Clearly we need the entire supply chain to commit to all of this: First, we need to get a critical mass to participate so that we reach that tipping point. Right now there is a talk about it but not much action.

Secondly, government and industry should take part in recognizing these matters as a business development issue. It is a challenge that requires a different talent to help find solutions. It’s a job of entrepreneurs and academia that requires a different type of engagement in terms of disciplines, and not only from talent at the waste management level.

Thirdly, we also need to evaluate the existing supply infrastructure. In the current system, we hope that these materials become available but sometimes the brand owner of a product is not playing much of a role in capturing materials at end of life so that they are kept in the supply stream.

Therefore we have to provide a better linkage between the supply system and waste management organizations. This might require a new approach from municipalities as well as industry that can address these challenges in a different way.

14. Can you have only a part of the economy being circular while the rest of it is linear?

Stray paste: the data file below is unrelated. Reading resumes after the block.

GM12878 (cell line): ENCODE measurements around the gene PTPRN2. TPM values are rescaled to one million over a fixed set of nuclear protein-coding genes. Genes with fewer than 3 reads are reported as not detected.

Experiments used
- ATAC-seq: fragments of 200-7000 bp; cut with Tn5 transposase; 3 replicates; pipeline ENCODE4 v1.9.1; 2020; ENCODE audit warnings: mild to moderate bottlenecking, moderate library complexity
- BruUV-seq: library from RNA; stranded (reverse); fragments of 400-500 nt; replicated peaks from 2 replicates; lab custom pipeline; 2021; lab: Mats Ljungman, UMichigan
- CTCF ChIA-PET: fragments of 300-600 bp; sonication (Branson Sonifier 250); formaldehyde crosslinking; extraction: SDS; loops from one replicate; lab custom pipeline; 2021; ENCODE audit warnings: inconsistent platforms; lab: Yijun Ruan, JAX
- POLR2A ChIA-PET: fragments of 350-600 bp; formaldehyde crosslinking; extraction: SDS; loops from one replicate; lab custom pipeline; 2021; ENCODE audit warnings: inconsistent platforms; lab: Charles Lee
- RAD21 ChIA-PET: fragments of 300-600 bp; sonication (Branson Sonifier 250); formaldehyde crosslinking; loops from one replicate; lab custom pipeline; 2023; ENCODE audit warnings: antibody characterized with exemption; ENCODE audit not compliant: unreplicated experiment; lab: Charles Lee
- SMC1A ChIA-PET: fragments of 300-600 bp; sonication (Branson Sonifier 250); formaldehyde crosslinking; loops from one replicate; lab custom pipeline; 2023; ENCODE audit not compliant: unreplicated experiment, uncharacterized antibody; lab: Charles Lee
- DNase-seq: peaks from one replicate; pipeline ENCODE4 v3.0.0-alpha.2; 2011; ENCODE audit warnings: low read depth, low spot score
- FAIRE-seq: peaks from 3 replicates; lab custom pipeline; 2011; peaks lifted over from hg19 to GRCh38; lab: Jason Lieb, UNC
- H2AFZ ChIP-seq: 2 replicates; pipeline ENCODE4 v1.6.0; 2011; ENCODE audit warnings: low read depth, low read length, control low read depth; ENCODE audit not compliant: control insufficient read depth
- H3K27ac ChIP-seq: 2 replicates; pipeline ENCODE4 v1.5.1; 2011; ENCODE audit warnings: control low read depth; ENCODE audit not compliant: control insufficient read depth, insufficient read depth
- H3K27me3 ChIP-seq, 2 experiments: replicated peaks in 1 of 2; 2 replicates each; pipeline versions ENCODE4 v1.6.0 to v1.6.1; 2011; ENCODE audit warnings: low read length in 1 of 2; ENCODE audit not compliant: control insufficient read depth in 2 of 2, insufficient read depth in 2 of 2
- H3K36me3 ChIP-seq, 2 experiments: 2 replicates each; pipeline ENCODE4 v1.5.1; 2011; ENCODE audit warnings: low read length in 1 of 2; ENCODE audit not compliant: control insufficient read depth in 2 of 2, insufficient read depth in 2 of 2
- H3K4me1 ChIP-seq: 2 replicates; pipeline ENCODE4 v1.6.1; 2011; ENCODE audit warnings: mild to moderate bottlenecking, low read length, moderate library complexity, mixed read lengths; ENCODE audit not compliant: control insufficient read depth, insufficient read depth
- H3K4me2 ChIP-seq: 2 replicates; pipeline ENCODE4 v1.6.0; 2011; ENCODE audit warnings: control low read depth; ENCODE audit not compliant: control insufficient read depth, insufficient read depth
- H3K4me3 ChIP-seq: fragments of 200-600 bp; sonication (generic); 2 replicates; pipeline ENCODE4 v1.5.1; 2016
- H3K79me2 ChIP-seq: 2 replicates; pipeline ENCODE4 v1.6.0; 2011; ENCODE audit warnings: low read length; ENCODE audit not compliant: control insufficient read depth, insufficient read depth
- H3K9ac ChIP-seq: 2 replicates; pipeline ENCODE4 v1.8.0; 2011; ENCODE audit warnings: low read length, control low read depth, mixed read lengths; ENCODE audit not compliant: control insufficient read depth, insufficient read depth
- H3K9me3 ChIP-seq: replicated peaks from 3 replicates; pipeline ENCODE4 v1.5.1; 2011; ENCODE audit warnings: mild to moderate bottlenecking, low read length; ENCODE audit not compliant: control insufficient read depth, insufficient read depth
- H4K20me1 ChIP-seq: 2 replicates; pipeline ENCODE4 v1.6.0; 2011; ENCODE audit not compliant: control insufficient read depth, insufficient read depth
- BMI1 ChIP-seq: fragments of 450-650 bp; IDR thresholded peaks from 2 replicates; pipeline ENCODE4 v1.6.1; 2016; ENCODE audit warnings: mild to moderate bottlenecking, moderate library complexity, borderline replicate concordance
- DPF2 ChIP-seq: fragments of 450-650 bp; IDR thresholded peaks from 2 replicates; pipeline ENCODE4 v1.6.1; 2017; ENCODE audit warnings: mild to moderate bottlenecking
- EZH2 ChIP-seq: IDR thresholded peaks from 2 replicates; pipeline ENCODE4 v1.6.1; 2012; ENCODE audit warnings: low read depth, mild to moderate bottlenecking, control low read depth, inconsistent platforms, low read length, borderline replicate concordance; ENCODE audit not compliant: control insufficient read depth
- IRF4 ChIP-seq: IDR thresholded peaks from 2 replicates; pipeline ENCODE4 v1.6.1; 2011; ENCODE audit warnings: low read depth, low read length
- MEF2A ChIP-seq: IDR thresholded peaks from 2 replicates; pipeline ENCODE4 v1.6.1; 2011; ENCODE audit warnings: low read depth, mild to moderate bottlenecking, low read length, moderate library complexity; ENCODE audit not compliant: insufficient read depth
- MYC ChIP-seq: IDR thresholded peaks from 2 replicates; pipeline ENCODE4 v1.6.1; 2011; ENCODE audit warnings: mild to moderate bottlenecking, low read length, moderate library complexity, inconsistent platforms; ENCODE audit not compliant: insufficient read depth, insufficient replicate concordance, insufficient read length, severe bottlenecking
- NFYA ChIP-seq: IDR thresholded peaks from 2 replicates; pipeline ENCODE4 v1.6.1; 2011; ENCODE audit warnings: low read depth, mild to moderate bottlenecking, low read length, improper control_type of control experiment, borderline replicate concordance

Dorn: It should not be an "all or nothing" option and the whole process will take time to be completed. Before there is a complete implementation of the circular economy principles, part of the economy might remain linear for a long time. Some materials get degraded and cannot be recycled over and over again. There will be a need for some additional sources of supply beyond recovered materials.

Consequently, there will have to be some parts of the system that are linear and others that are circular. By using renewables, like sugar, through certified industries, we could provide for the faster adoption of principles of the circular economy, giving a place for renewable materials along with the use of secondary materials.

15. What kind of technology solutions does the circular economy need to make it work?

Dorn: In order for the circular economy principles to work we should invest on research development, especially for material recovery facilities. One of the ways that we can do that is by addressing smaller material packages, for example: coffee pods; cosmetic packaging; etc.

These are not managed well in the current system. There are opportunities to come up with equipment that can handle sorting such materials more effectively. For too many products, due to its size or materials that go into them, we don’t have a real way to recover them.